Since the protests began in Tunisia two weeks ago, I’ve been following the events closely – mostly via Twitter, because the mainstream media was so late to catch on, and also via my Tunisian friends on Facebook (some of whom I know personally, others of whom I’ve never met). In an event like this, with heavy Internet filtering and a lack of strong media coverage, it’s often difficult to discern what’s happening (just last night, false rumors of a coup spread like wildfire). To that end, Tunisian blogger Lina Ben Mhenni has been providing photographs and updates from the ground, Tunisian blog Nawaat is updated nearly every hour, Brian Whitaker of the Guardian has been doing a great job on his personal blog sharing daily news roundups (today’s here) and Al Jazeera English has consistently provided thorough coverage through its vast network, and despite an extremely eventful week in the region (the Sudan referendum, Algerian riots, and collapse of the Lebanese government are all competing with Tunisia for the media’s attention).
Along with Twitter and Facebook, I’ve received numerous missives from friends on the ground in Tunisia. In the past 48 hours, those notes and letters have become increasingly desperate. From one friend, an e-mail at 10pm Tunis time last night:
At this moment I am broke! I am lost between dictatorship and government violence on one side, and anarchy on the other side. And even though I am weaker than ever, I will wake up tomorrow with the same determination I had for the last two decades, the same determination my fellow Tunisians have, a determination to obtain my freedom and justice.
And from another, whose updates throughout the past day have made the human face of the uprisings so very real. Earlier today, following the killings of a 14-year-old, a woman, and a professor (among many others, likely far more than the media is reporting), he wrote:
Actually i’m safe, Curfew Decreed in Tunisia, many dead today, among them a university professor and a woman and a 14 old child, it’s crazy !!! and the most sad thing is that an american diplomat on aljazeera said “we invite the 2 parts to calm and we are neutral” :(( this is a free hand for criminals to kill us all, because in reality in tunisia there is no parts but objectively a massacre angainst civilians and a crimes against humanity, …..tonight with some friends we broke the Curfew, many are injured by police bullets, the same thing in many regions of the capital, in my nature and carachter i don’t want to ask for help, even from my friends, but in this exact moment we need a great action we need your help, you can stop this !!!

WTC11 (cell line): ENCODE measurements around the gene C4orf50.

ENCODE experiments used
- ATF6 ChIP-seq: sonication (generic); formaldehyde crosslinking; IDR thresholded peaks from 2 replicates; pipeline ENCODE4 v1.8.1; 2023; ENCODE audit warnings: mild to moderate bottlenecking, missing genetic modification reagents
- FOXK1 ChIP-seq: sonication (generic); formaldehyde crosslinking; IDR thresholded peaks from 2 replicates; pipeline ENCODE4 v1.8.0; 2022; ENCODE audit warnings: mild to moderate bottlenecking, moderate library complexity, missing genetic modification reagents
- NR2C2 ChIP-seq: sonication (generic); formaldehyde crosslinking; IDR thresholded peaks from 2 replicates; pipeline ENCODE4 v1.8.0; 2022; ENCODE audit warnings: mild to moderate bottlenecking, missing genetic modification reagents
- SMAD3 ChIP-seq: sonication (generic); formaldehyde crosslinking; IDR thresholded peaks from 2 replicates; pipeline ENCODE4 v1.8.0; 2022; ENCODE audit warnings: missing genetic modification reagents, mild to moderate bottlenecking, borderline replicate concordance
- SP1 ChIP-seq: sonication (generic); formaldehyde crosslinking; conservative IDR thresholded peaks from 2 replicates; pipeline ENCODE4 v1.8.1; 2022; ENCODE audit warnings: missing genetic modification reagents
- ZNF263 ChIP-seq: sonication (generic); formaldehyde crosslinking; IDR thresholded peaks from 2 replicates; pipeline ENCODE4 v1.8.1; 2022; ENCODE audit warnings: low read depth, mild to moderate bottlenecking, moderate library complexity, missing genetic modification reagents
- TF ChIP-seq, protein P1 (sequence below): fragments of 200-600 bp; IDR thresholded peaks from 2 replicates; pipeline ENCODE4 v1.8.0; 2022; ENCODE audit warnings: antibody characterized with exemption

Though it’s certainly worth noting that not everyone in Tunisia shares the opinion that the US should step in, the vast majority of people I’ve spoken to–both from Tunisia and neighboring countries–feel that the United States’ public position on Tunisia at present is abhorrent.
The same friend also shared the CV [PDF] of Hatem Bettahar, the professor who was killed today [French] by police during a demonstration in Douz. According to Le Parisien, Bettahar was a French citizen who was in Tunisia staying with family. There’s something particularly heartbreaking about that; I don’t think it’s Bettahar’s accomplishments, as impressive as they are, but the idea of a life cut mid-sentence, by a government that cares so little about its own people…which of course is compounded by the deafening silence from the establishment.
And tonight, on the phone with a Tunisian friend in California, whose phone calls to contacts in Tunisia have been filled with gunshots in the background, and who is solidly pleading for the US government to step in and, at the very least, denounce the shootings.
My Tunisian compatriots having said all that needs saying about the government, I’m going to throw my own barb at the American media (with exception, namely VOA, the Times’ Robert Mackey, and FP), whose lack of coverage is absolutely unacceptable. While the establishment media is busy chattering on about Sarah Palin’s “blood libel” gaffe (hint: Palin’s an idiot, move on), Tunisians are dying at the hands of their government and nobody seems to care, despite the obvious parallels to be drawn between the events in Tunisia and those in Iran in the summer of 2009. As Iranian blogger Golnaz Esfandiari reminded me earlier today, “Iran’s unrest received much more attention than Tunisia because of its ‘rogue’ status & controversial nuclear program.” I’ve said it before and I’ll say it again (and Golnaz agrees): The media doesn’t work for the US government.
As I was writing this, Ethan Zuckerman posted a timely piece analyzing the media coverage of Tunisia thus far and expressing his own disappointment:
I don’t know whether most people are missing the events in Tunisia because they don’t speak French or Arabic, because they don’t see the Mahgreb as significant as Iran, because they’re tired of social media revolution stories or because they’re mourning the tragedy in Tucson. I’m disappointed and frustrated, not just because I care deeply for Tunisian friends who have been working for justice in their country for years, but because real change in the world is a rare thing, and it’s a shame that people would miss the chance to watch it unfold.
Tonight, my heart is with Tunisia, for a better tomorrow.